Managing a team of people, often from around the world, is no easy task. But these days, it’s become a reality for many. To help with this problem, group chat tools like Campfire or Hipchat have become popular options, but they’re not without their limitations. Namely, there’s a lack of good applications that interface with them.
Into that void, the developers of Kickoff stepped in to create a Mac and iOS app with the intention to give teams an elegant solution to their collaboration problems that goes beyond basic group chat. So, could Kickoff change the way your team works? Read on and find out!
Without a doubt, on both the Mac and the iPhone, Kickoff is a beautiful application. Conversations between groups look and work exactly how you’d expect, with sent messages on the right and received messages on the left. Kickoff also features that level of subtle tweaks I’ve come to expect from new Mac applications, with little touches like buttery-smooth animations that give the app an overall more fluid feel.
Much of the app’s design is similar to what you find in Apple’s own Messages app, and in fact, the whole app looks like a group collaboration tool Apple could have made. The developers also took the time to throw in quite a few little niceties such as inline video previews for links to sites like Youtube or Vimeo. The only thing I was disappointed to find, since it doubles as both a chat and todo list tool, is that you’re only able to hide your tasks to use it as a solely chat tool, not the other way around.
Right off the bat, any potential users should be aware that Kickoff is a tool designed for teams fully invested in the Apple ecosystem. While their apps for the Mac and the iPhone are great, anyone hoping for a web, Android, or PC client will find themselves out of luck. But if you’re willing and able to work within their admittedly limited platform offerings, Kickoff is a relatively robust tool.
Functionality-wise, it’s not really in direct competition with any single tool, as it combines group chat with group task management. Both tools work just about the way you’d expect them to with only minor annoyances like the lack of any spell-checking capability, which the developers claim is actually a feature.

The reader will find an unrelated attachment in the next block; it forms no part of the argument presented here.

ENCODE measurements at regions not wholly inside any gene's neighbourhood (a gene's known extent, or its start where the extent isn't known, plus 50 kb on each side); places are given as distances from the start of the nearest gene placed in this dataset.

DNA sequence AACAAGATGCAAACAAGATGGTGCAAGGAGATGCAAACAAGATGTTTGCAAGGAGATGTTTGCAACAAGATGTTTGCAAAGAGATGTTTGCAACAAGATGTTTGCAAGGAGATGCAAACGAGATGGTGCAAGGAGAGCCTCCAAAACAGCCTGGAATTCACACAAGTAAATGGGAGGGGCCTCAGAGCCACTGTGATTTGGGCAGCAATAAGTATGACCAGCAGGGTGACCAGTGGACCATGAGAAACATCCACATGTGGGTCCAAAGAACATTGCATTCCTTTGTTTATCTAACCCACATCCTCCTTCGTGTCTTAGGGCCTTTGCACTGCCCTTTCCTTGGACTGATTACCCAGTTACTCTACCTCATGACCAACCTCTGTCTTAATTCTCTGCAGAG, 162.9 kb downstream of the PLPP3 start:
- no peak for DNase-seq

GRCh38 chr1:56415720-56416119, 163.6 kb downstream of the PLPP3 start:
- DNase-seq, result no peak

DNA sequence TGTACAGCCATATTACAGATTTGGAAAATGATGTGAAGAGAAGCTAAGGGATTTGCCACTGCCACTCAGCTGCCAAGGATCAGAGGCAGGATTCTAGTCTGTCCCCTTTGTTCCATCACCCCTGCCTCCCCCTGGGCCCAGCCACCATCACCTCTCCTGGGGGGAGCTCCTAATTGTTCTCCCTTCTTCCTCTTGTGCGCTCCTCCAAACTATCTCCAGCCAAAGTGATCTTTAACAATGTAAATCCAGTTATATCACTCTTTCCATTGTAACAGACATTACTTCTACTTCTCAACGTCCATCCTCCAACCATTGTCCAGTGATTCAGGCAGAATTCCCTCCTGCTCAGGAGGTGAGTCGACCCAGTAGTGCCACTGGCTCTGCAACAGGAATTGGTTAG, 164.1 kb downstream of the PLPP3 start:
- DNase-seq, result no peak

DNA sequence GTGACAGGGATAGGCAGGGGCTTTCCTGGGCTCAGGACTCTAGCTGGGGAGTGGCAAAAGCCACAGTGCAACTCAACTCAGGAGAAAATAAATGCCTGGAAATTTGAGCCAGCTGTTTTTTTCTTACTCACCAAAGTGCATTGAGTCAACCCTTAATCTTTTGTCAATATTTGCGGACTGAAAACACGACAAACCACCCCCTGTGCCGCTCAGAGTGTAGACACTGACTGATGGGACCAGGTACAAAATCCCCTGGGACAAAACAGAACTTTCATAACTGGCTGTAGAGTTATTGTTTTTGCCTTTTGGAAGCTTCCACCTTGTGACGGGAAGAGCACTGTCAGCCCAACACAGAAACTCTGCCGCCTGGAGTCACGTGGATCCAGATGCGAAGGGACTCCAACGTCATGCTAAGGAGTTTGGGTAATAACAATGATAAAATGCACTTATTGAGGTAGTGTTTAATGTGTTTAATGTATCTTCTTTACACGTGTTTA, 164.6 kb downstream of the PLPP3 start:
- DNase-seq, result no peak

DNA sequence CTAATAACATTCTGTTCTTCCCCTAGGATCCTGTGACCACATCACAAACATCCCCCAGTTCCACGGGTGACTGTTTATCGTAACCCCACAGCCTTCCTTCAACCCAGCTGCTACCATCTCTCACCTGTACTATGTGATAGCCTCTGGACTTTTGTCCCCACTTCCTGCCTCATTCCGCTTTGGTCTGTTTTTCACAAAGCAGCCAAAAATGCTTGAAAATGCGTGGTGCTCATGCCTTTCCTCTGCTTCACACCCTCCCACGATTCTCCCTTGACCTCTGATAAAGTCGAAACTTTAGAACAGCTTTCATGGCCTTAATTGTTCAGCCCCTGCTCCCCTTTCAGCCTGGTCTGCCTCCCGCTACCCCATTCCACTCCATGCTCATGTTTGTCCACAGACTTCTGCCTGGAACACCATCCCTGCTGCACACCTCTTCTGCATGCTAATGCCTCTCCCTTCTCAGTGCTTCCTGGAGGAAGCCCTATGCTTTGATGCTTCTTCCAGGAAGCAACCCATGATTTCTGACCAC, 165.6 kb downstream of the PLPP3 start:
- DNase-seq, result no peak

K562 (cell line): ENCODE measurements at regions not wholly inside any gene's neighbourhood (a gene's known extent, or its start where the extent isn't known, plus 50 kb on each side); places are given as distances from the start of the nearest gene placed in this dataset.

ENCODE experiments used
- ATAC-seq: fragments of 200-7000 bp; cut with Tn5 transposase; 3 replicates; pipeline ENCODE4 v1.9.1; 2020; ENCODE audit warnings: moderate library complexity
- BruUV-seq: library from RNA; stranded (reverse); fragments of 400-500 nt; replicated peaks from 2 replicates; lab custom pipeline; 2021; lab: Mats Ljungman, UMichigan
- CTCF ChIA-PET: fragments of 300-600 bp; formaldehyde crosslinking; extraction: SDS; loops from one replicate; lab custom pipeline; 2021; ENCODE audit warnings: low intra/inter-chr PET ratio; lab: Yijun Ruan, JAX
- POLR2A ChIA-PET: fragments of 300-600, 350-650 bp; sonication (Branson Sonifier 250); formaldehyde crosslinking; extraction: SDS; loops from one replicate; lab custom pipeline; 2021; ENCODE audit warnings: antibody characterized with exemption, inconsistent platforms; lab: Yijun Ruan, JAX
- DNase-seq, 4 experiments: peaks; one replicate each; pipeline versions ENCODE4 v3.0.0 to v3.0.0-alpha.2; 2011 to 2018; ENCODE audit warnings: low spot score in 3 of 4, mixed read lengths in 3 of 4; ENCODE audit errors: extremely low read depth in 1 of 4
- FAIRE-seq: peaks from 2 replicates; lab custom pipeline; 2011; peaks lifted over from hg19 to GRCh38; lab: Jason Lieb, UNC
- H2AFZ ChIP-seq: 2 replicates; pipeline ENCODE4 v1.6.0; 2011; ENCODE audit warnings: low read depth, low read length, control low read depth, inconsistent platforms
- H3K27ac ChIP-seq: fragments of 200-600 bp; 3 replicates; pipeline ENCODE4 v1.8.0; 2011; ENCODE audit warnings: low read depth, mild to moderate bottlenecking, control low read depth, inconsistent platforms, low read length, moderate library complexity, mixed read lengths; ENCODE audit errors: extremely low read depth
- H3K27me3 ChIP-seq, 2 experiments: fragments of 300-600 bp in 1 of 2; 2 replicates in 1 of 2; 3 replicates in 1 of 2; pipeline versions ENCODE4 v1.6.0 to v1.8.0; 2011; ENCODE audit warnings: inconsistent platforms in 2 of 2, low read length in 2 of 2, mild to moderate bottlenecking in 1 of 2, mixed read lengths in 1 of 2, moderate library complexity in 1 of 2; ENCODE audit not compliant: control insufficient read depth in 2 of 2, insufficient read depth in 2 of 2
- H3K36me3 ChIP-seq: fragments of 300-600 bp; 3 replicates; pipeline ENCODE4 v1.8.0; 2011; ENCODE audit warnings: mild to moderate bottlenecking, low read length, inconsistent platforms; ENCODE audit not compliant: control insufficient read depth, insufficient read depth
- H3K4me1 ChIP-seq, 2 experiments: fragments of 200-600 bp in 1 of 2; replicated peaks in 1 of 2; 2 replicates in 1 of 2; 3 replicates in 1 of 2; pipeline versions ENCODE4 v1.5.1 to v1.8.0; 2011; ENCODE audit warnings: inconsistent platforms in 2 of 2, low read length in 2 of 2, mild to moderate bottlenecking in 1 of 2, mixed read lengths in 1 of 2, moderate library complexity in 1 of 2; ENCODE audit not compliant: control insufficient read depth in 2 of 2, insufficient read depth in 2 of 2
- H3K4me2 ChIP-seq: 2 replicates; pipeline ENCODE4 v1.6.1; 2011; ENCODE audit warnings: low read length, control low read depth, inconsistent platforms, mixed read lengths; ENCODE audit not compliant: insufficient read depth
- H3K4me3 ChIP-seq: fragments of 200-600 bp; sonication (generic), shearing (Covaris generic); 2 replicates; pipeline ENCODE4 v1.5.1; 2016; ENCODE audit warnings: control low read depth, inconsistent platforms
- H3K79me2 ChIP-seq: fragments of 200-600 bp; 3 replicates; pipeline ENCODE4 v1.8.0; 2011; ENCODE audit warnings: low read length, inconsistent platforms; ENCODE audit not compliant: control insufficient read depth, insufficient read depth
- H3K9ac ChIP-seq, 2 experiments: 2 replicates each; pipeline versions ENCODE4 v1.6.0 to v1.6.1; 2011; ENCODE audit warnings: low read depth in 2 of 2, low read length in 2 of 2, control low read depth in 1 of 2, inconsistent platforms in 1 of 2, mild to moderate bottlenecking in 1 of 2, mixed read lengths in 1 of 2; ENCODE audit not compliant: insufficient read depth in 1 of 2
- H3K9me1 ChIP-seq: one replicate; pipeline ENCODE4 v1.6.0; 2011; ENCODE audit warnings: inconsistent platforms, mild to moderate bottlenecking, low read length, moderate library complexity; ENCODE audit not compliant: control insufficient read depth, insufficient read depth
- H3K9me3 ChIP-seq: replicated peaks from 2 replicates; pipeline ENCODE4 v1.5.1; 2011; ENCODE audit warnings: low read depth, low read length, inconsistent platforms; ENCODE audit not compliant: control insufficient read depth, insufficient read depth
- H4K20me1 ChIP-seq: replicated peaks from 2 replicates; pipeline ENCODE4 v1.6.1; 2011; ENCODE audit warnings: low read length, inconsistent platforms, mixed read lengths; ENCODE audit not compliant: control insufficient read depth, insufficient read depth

As a group chat tool, Kickoff is superb, allowing you to move between chats with your whole team or individuals with ease. Moreover, since it’s distributed through the Mac App Store, Kickoff is able to take advantage of push notifications while the app is closed, which I found extremely useful in day-to-day use. You’re also able to start discussions based on a specific task, which seems to be a feature pretty unique to Kickoff.
Unfortunately, Kickoff is a much better chat app than it is a task manager, providing only the most basic options for managing your lists. You’re able to to create virtually unlimited lists and tasks, with the ability to assign a group member to each one, and that’s about it. There’s no way to assign due dates, set reminders, add task specific details, or perform any number of other seemingly basic tasks. Honestly, Apple’s own Reminders app is a far more robust task management tool, and with the ability to share lists, would probably be a better option for most teams. All-in-all, Kickoff feels like a wonderful group chat app with a pretty uninspiring todo list tool tacked on.
A Bleak Future
Soon after its release, the developers of Kickoff announced that they’d been acquired by the popular developer-oriented payment platform Stripe. And with this news, the app moved to “maintenance” status, promising only minor bug fixes in the future. Upon hearing this news, I reached out to Kickoff cofounder, Benjamin De Cock, and received this comment:
Kickoff has been acquired by Stripe but the plan is to keep maintaining the app and to make sure the service stays running and responsive. However, we don’t plan to add big new features as Kickoff is exactly what we wanted to build: something light, simple and focused :)
While it’s reassuring that Kickoff will continue to be maintained, it still has a few glaring omissions such as the lack of an iPad app or due dates on tasks, issues which are unlikely to ever be addressed. So while competing tools continue to get better and better, Kickoff will likely find itself unable to compete.
One area where Kickoff sets itself apart from the crowd is its unique business model. Instead of charging a monthly fee like most other group collaboration tools, Kickoff charges a single flat rate for each of its apps. The Mac app runs about $28, with its iPhone app priced at a more affordable $7. While this is pretty inexpensive, each user will have to buy a Kickoff license, making it a somewhat harder sell. It’s an interesting approach to selling a service, but at the end of the day, you’ll have to do the math to see if it makes sense for your group. But, if you are willing to pay a comparatively steep upfront cost, Kickoff offers freedom from the tyranny of the reoccurring subscription.
Before it’s acquisition, I would have had no problem recommending Kickoff to anyone working in a group with only Apple devices. Now, though, without any real possibility of the app continuing to receive updates, Kickoff has become something a hard sell. Still, if it’s stellar interface and pay-once business model are important to you, Kickoff is a great tool for the time being. It would have gotten a much stronger rating if we had an hope for its future, but unfortunately, what you see is really all you’ll get in this case.